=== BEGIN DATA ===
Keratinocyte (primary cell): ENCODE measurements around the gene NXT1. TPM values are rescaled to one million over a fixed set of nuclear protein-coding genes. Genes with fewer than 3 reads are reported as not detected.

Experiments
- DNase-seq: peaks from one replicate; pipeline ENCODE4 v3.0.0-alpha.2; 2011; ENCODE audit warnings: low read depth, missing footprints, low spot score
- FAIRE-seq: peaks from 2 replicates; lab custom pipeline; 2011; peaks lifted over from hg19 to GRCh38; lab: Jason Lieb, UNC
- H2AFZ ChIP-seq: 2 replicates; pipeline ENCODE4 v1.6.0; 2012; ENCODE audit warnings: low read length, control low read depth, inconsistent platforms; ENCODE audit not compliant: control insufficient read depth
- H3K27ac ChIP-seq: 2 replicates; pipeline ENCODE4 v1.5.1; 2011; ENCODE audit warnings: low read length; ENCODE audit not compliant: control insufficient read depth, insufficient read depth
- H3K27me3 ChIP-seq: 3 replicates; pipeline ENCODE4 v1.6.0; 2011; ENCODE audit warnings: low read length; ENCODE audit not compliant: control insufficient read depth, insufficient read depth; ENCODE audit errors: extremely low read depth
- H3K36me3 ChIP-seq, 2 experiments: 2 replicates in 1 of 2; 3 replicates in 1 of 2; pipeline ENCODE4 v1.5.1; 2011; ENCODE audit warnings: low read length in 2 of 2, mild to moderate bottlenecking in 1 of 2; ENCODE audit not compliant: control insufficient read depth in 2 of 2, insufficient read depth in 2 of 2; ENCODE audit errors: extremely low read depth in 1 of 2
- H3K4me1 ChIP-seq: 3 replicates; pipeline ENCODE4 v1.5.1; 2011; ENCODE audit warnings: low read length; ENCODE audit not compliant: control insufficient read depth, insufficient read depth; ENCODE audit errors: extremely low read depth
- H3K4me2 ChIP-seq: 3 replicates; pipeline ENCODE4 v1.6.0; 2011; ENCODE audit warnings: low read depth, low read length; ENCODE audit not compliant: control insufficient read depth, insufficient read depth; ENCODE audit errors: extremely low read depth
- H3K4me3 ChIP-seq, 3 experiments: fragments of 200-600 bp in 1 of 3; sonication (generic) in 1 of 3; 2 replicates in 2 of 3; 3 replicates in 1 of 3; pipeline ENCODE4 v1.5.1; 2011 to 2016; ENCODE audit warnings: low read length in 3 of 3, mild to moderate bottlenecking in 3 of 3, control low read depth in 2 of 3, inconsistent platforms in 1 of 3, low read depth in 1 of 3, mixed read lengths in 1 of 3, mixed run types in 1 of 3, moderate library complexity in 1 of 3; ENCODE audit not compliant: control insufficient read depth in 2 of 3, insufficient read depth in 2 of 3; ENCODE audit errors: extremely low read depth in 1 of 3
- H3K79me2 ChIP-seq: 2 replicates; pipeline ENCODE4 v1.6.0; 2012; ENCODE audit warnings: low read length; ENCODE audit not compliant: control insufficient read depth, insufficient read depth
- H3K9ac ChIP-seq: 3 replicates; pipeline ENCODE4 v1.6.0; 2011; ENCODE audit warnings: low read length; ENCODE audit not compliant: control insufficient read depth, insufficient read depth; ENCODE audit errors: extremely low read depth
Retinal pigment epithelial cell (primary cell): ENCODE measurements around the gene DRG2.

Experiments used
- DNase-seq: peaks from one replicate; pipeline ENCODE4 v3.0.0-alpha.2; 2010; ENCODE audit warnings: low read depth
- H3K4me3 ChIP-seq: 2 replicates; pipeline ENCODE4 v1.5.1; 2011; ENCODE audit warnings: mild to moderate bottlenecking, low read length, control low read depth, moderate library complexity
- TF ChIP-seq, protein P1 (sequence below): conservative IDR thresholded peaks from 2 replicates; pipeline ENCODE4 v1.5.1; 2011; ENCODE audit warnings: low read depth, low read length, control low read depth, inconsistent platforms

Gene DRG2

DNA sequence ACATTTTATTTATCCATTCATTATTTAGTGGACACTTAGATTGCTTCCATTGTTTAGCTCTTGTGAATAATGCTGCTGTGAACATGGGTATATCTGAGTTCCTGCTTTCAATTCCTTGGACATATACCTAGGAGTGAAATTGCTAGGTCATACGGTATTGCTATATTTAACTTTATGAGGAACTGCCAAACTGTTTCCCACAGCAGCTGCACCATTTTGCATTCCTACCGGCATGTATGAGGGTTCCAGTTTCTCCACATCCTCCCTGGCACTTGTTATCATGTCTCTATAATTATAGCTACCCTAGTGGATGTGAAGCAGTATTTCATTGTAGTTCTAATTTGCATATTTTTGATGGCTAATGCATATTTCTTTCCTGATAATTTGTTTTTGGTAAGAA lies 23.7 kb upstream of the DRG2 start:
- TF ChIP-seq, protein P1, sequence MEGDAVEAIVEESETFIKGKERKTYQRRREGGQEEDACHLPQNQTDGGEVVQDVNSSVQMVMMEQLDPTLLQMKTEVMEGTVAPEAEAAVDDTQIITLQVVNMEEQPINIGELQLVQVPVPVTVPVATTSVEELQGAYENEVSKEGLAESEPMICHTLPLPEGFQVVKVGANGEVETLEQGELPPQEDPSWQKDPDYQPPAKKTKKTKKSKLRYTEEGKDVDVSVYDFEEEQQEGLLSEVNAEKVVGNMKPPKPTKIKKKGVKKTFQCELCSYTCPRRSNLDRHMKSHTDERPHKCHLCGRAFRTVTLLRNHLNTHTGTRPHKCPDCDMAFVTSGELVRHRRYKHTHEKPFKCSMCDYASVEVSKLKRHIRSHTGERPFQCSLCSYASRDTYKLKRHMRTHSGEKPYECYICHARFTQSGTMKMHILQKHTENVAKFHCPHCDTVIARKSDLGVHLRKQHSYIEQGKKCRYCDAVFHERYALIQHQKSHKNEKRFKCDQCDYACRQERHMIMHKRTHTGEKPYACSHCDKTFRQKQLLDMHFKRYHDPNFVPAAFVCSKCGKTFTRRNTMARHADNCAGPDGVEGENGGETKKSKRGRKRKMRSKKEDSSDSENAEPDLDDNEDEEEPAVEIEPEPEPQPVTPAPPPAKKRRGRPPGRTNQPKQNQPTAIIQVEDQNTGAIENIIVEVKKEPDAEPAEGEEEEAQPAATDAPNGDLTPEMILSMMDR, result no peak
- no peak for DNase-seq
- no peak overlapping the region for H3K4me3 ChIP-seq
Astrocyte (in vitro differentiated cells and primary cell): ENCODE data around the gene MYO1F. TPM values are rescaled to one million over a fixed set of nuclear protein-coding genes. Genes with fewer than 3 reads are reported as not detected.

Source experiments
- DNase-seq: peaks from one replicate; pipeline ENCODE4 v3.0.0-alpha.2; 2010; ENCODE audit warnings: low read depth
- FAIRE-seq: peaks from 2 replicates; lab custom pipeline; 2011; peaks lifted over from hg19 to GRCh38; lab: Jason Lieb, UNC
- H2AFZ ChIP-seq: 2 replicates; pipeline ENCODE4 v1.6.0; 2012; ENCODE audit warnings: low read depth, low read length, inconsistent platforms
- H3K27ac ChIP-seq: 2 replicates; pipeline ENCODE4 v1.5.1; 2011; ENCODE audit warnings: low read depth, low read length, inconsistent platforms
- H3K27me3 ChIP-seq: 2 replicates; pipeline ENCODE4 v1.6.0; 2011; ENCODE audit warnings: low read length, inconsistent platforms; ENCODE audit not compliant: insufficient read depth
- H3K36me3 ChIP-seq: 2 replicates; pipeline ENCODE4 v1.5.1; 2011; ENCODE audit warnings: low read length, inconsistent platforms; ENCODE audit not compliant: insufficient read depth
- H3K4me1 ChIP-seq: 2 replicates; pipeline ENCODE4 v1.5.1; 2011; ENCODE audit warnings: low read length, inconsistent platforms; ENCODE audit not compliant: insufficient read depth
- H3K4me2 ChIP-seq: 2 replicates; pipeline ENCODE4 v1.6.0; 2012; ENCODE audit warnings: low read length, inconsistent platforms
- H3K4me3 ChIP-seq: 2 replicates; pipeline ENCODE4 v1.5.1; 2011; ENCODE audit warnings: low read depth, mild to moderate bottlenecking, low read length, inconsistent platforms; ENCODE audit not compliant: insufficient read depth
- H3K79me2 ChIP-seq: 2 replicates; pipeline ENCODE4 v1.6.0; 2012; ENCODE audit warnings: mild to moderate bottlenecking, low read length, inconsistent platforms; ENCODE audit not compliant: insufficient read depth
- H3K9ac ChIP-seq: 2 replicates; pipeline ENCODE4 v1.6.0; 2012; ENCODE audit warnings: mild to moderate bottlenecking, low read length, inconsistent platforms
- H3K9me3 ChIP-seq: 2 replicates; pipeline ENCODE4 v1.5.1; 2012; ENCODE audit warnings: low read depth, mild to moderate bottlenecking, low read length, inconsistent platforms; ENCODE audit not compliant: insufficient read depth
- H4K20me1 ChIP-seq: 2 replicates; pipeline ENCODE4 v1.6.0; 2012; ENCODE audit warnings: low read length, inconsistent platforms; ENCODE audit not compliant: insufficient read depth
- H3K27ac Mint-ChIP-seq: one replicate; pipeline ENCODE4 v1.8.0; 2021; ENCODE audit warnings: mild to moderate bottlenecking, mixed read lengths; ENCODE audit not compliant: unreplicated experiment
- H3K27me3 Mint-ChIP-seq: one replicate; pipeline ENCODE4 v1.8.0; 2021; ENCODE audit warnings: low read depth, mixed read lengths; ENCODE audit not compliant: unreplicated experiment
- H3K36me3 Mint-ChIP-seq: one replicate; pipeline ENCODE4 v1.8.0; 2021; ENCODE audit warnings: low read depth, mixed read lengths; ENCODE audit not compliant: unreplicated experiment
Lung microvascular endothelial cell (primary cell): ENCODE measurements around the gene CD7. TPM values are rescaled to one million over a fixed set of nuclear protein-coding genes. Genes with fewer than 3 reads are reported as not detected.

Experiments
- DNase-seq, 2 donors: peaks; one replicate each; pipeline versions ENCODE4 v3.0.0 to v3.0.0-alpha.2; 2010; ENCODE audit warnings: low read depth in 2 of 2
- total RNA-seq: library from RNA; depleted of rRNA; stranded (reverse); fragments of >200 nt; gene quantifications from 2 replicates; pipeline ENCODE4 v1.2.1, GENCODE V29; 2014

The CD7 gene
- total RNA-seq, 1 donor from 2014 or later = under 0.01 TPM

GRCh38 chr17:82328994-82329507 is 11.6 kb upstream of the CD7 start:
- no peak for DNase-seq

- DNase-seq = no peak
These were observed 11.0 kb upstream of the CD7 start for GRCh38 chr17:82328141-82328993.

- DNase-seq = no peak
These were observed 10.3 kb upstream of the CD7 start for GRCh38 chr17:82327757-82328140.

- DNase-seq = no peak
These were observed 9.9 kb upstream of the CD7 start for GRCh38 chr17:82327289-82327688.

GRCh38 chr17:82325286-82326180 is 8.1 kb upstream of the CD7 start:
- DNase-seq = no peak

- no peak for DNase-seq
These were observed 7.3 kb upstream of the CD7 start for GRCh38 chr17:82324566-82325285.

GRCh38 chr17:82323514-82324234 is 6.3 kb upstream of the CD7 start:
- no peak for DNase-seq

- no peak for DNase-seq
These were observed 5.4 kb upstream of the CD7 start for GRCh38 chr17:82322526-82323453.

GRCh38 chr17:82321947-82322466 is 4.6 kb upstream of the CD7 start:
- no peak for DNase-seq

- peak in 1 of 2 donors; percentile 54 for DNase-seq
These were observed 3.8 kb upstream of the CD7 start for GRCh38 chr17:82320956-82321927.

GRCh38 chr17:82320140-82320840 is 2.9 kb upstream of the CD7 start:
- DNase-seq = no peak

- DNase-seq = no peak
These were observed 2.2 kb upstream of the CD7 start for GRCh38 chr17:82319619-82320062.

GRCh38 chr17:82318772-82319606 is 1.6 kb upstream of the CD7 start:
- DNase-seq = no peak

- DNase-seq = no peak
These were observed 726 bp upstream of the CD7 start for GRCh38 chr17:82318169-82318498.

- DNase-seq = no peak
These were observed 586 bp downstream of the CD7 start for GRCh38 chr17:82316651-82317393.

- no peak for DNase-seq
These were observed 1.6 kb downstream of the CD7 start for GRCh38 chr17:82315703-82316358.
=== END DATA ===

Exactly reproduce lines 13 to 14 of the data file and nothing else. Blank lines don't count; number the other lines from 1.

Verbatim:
- H3K9ac ChIP-seq: 3 replicates; pipeline ENCODE4 v1.6.0; 2011; ENCODE audit warnings: low read length; ENCODE audit not compliant: control insufficient read depth, insufficient read depth; ENCODE audit errors: extremely low read depth
Retinal pigment epithelial cell (primary cell): ENCODE measurements around the gene DRG2.